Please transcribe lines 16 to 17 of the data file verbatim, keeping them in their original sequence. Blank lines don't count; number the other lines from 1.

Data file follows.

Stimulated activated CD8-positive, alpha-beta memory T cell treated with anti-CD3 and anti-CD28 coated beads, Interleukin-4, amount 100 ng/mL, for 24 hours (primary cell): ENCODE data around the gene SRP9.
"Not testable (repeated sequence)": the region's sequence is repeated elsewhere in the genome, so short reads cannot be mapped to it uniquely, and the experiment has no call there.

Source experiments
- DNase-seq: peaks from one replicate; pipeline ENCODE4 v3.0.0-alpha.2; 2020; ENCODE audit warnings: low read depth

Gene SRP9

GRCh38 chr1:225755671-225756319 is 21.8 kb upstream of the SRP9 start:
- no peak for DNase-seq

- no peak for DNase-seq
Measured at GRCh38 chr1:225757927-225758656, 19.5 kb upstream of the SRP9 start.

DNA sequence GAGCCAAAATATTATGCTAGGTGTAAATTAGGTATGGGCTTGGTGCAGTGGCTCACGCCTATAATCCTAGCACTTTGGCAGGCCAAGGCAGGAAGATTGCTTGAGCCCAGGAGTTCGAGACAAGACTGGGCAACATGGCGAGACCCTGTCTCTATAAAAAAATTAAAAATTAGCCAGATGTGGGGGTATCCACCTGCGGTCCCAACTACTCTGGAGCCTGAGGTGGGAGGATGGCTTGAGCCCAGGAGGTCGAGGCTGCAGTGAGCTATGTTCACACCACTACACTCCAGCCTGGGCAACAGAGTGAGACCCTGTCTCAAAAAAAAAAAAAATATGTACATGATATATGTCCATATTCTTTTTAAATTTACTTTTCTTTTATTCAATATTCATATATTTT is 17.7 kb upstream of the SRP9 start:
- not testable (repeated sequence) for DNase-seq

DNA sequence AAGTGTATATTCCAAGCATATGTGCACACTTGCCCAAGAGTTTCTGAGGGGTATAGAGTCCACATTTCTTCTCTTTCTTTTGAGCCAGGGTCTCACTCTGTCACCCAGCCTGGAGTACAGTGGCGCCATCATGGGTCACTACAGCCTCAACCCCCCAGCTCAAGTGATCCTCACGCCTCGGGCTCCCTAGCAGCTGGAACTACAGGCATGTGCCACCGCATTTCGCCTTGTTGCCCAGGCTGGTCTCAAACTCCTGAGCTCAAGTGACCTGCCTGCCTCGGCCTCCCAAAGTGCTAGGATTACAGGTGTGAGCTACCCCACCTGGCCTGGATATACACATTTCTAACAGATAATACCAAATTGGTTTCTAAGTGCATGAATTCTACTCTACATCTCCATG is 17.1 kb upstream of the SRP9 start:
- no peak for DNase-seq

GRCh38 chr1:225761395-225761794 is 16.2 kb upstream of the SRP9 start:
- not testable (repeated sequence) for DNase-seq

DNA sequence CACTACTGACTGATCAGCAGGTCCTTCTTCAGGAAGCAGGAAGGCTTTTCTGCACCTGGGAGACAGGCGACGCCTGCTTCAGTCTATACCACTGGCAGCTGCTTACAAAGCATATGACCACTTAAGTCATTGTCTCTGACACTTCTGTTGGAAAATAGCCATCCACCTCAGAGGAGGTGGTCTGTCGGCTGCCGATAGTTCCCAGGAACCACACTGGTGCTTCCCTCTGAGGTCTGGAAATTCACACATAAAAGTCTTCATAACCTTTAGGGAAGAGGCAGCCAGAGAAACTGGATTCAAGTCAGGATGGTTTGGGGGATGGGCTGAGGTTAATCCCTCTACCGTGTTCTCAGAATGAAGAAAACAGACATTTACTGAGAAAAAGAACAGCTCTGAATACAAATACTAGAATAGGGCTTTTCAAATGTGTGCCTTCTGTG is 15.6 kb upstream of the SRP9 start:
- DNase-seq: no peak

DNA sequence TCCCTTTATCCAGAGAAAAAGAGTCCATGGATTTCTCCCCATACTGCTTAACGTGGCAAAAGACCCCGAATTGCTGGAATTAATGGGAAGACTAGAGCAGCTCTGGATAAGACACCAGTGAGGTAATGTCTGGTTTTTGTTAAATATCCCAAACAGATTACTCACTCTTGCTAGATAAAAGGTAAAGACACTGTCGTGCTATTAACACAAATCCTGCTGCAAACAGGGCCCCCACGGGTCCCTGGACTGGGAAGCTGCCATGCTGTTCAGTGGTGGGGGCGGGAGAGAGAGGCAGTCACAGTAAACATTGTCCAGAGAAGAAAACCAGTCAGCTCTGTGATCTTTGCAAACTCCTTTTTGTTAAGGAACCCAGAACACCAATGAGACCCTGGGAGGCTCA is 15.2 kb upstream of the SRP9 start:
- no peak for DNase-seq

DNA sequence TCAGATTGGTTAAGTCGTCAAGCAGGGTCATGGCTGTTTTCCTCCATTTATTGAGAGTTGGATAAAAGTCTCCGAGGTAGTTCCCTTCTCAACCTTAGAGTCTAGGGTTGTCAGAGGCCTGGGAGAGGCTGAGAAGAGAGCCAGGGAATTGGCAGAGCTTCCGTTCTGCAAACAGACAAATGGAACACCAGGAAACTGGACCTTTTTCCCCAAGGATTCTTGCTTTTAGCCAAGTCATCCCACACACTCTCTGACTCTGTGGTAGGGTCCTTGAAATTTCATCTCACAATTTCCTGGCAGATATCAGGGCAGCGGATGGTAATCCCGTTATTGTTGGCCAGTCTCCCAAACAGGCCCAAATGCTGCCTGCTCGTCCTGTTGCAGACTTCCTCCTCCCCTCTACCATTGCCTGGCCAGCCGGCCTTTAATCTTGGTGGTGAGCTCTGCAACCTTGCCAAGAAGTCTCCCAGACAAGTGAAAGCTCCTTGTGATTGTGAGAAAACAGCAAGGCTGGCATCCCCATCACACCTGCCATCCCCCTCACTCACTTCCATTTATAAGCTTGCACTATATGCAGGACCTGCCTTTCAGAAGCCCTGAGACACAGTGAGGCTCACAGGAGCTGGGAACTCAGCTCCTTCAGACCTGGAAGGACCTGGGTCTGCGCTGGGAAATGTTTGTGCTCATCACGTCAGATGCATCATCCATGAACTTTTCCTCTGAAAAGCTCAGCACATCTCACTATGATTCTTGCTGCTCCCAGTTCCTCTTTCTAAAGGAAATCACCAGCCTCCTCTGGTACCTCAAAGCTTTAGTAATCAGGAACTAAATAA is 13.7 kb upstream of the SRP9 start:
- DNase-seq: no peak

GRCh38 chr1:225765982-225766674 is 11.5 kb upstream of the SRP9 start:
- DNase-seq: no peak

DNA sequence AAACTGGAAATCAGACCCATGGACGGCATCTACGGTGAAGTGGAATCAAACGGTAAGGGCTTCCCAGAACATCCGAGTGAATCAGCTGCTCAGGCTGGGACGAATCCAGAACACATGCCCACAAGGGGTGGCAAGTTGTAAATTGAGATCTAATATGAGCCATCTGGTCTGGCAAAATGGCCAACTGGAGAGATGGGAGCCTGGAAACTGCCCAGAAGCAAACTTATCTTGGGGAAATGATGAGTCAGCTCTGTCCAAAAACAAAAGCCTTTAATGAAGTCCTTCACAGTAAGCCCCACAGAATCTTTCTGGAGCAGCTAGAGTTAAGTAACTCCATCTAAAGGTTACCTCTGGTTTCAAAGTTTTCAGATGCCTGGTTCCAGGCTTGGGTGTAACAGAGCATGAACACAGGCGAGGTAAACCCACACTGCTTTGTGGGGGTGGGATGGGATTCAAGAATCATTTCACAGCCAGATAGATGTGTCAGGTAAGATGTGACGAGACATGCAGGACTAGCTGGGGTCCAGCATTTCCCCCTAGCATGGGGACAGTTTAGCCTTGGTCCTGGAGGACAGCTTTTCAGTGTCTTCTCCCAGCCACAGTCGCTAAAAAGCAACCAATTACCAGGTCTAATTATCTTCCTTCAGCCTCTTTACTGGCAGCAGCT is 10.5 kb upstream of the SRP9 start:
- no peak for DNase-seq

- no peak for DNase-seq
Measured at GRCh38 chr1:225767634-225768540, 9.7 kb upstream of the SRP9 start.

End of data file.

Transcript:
DNA sequence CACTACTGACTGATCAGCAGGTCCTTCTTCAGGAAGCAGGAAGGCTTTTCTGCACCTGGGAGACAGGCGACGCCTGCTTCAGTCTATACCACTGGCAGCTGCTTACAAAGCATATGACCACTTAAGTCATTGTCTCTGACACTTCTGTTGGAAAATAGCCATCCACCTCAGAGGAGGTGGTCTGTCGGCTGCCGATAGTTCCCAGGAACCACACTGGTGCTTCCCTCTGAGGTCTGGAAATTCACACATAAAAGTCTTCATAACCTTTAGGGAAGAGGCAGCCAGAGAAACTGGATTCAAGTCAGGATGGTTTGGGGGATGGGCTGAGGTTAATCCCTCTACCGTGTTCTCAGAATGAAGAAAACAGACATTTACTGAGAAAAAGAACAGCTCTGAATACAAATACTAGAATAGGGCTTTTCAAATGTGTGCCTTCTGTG is 15.6 kb upstream of the SRP9 start:
- DNase-seq: no peak